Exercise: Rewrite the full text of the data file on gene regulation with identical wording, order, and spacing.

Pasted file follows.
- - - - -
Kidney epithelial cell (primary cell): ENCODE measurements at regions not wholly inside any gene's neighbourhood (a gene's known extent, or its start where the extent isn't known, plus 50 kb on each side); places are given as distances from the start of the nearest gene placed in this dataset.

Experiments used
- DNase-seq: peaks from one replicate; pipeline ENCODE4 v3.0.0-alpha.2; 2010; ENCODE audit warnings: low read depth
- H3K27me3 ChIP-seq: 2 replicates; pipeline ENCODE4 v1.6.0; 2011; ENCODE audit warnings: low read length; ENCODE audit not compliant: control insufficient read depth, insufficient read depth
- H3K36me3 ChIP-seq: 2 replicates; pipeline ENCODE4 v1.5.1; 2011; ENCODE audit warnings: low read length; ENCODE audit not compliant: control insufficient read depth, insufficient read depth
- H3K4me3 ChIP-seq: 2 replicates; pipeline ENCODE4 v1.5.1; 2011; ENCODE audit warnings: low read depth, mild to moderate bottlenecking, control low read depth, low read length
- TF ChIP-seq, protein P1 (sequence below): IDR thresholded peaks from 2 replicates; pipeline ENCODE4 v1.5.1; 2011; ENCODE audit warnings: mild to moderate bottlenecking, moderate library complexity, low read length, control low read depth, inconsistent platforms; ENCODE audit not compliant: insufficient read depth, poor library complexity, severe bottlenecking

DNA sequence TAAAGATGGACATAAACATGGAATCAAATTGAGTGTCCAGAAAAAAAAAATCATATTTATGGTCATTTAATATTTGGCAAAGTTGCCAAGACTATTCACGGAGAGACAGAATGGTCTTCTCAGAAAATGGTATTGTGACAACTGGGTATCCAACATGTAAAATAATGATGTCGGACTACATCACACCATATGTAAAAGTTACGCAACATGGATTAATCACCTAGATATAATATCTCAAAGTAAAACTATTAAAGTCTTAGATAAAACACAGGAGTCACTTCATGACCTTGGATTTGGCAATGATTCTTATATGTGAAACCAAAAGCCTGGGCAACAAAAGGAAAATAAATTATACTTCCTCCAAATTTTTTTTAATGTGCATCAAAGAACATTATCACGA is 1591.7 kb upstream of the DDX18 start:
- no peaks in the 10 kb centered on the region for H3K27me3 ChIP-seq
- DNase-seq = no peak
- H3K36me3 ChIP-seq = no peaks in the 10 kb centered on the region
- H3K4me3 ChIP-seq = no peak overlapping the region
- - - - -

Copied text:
Kidney epithelial cell (primary cell): ENCODE measurements at regions not wholly inside any gene's neighbourhood (a gene's known extent, or its start where the extent isn't known, plus 50 kb on each side); places are given as distances from the start of the nearest gene placed in this dataset.

Experiments used
- DNase-seq: peaks from one replicate; pipeline ENCODE4 v3.0.0-alpha.2; 2010; ENCODE audit warnings: low read depth
- H3K27me3 ChIP-seq: 2 replicates; pipeline ENCODE4 v1.6.0; 2011; ENCODE audit warnings: low read length; ENCODE audit not compliant: control insufficient read depth, insufficient read depth
- H3K36me3 ChIP-seq: 2 replicates; pipeline ENCODE4 v1.5.1; 2011; ENCODE audit warnings: low read length; ENCODE audit not compliant: control insufficient read depth, insufficient read depth
- H3K4me3 ChIP-seq: 2 replicates; pipeline ENCODE4 v1.5.1; 2011; ENCODE audit warnings: low read depth, mild to moderate bottlenecking, control low read depth, low read length
- TF ChIP-seq, protein P1 (sequence below): IDR thresholded peaks from 2 replicates; pipeline ENCODE4 v1.5.1; 2011; ENCODE audit warnings: mild to moderate bottlenecking, moderate library complexity, low read length, control low read depth, inconsistent platforms; ENCODE audit not compliant: insufficient read depth, poor library complexity, severe bottlenecking

DNA sequence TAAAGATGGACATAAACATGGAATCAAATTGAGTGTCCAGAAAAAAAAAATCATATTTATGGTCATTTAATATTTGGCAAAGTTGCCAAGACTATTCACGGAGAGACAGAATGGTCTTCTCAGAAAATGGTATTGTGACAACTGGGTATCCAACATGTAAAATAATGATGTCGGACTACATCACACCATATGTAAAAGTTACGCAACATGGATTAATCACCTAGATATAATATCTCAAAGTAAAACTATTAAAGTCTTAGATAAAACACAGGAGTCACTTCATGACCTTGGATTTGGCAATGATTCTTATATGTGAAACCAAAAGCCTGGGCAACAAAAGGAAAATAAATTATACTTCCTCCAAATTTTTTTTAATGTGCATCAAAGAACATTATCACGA is 1591.7 kb upstream of the DDX18 start:
- no peaks in the 10 kb centered on the region for H3K27me3 ChIP-seq
- DNase-seq = no peak
- H3K36me3 ChIP-seq = no peaks in the 10 kb centered on the region
- H3K4me3 ChIP-seq = no peak overlapping the region